Technology has shaped the way we stay in touch, fall in love and even have kids. Dr. Debora Spar joins Viewpoints this week to share how innovation affects several different aspects of our lives and what the future holds in this space.
Planning for death is an important part of life. Getting your affairs in order and communicating your final wishes to your loved ones are two vital steps in this process. We speak with John Keith, the owner of Keith Monument, to better understand the field and some of the ways that COVID-19 has changed the way we celebrate life.
There are millions of Americans who live together as husband and wife, but never become formally “married.” What are their rights? Who gets the house, the car and the bank accounts if the relationship ends or one of them passes away? We speak with a contract and family law attorney who has written extensively on the subject to find out how society and the courts views co-habitation relationships. We also cover what steps co-habiting couples should take to still be recognized by the law.
Losing someone you love – whether that’s a partner, friend or a part of your family – can be devastating. Is there a way to ‘correctly’ deal with the process of death and grieve after the person has passed? This week on Viewpoints.
The Epic of Gilgamesh is thought to be the oldest epic poem ever written, created in 2000 BCE. Throughout time, poetry has stayed constant, with greats like Walt Whitman, Emily Dickinson and Henry Thoreau publishing cherished works still topical today. John Kenney is a modern poet whose work is frequently featured in the New Yorker. He’s best known for his collection of Love Poems for Married People and joins Viewpoints this week to share his many musings and provide some words of advice when it comes to writing.
When life gets tough, or busy, or just complicated, it can be hard to find gratitude in the little things. We speak with two authors about the importance of taking small steps each day to bring back positivity and refocus in your life. This could mean something as simple as taking 15 minutes to do some deep-breathing, reading or catch up with a friend by phone.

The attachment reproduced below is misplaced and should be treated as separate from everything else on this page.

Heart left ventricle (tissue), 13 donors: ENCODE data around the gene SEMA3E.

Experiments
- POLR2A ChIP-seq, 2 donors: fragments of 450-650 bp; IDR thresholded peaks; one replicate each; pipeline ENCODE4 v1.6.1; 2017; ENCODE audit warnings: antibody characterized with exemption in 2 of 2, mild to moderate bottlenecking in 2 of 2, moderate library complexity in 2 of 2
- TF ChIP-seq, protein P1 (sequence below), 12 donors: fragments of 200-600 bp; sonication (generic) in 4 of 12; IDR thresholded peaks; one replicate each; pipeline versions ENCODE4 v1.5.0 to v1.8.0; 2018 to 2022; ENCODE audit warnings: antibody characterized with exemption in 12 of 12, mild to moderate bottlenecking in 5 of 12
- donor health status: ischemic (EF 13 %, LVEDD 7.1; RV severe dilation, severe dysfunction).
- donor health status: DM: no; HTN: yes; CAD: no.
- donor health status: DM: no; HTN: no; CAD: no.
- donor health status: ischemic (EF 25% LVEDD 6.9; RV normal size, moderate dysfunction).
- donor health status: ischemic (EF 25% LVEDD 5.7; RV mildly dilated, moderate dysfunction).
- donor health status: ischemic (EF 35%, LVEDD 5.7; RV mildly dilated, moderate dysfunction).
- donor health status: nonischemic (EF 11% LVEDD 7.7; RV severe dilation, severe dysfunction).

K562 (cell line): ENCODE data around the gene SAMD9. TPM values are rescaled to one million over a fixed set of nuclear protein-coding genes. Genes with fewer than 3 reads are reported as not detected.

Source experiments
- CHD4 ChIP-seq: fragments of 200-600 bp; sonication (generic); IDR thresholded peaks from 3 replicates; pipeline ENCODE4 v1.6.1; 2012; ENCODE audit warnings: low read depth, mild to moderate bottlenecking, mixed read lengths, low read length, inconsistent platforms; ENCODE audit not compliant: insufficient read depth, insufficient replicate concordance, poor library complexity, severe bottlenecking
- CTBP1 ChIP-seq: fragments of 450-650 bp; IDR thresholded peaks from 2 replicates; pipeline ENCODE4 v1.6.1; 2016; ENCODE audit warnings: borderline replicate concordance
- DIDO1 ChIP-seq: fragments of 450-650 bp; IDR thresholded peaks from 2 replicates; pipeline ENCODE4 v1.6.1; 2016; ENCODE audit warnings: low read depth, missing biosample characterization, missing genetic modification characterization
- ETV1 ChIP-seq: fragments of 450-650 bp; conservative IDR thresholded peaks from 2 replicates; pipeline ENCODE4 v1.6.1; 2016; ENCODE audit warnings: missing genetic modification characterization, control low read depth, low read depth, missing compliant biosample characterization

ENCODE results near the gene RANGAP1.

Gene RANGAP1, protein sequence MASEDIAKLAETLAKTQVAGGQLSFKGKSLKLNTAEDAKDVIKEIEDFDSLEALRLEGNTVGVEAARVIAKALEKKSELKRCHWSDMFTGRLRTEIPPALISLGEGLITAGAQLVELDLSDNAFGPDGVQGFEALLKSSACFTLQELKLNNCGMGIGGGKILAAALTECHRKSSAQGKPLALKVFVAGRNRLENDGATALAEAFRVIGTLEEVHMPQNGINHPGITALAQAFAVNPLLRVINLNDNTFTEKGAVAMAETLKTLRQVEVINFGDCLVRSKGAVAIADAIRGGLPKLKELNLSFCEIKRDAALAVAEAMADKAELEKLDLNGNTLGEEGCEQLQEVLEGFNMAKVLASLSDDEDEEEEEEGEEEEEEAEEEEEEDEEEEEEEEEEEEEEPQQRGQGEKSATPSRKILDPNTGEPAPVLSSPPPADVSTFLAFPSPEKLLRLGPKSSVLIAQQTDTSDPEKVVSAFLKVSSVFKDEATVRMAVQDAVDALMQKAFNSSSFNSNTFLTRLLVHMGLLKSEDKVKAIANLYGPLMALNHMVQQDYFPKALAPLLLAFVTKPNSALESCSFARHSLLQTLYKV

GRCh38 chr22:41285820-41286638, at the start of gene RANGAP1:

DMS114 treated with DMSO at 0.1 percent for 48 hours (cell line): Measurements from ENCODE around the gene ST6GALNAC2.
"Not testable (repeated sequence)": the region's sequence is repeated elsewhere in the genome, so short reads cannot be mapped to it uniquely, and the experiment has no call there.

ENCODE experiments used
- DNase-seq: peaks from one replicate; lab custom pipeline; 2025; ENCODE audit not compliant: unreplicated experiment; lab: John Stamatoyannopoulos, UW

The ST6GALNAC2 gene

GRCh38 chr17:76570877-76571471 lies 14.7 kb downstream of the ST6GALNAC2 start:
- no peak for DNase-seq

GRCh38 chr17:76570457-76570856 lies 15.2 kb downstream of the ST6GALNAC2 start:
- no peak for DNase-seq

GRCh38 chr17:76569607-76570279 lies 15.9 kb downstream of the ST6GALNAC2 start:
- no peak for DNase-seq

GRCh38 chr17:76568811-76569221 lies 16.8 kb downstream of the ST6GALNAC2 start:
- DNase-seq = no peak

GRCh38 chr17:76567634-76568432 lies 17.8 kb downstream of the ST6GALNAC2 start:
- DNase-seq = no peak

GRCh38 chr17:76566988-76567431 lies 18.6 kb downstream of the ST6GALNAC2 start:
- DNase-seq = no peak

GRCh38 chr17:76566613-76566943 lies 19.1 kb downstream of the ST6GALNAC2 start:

Hate the stair master? Dread the treadmill? Exercise doesn’t have to be an anxiety-inducing, hour-long activity. It can be getting a group of friends together for an axe-throwing session or even going on a ten-minute walk during lunch. Each little bit of movement matters. We uncover how taking on a different mindset to activity can lead to better habits and a happier life.
Roughly 15 percent of 25 to 35-year-old’s are back living with their parents, according to a 2018 study by Pew Research Center – and this number is only on the rise. Higher rent, cost of living and student debt are all contributing factors, however, there are some young adults stuck in an unmotivated, directionless state often labeled as “failure to launch.” We break down the term and what parents can do to nudge their young adults along.
Millions of Americans are addicted to alcohol and drugs - and many eventually end up unemployed, broken, separated from their families and homeless. We talk to an author who’s battled alcohol and drug addiction for many years and finally found help through treatment. We also speak with a psychologist about the root causes of addiction and why some people are more prone than others.
There’s nothing quite like watching reality TV – and holiday-themed reality TV may be even better if you’re trying to de-stress during the month of December. We delve into the world of Food Network’s popular show, Holiday Baking Championship to get the inside scoop on what it’s really like to compete and judge a competitive baking series.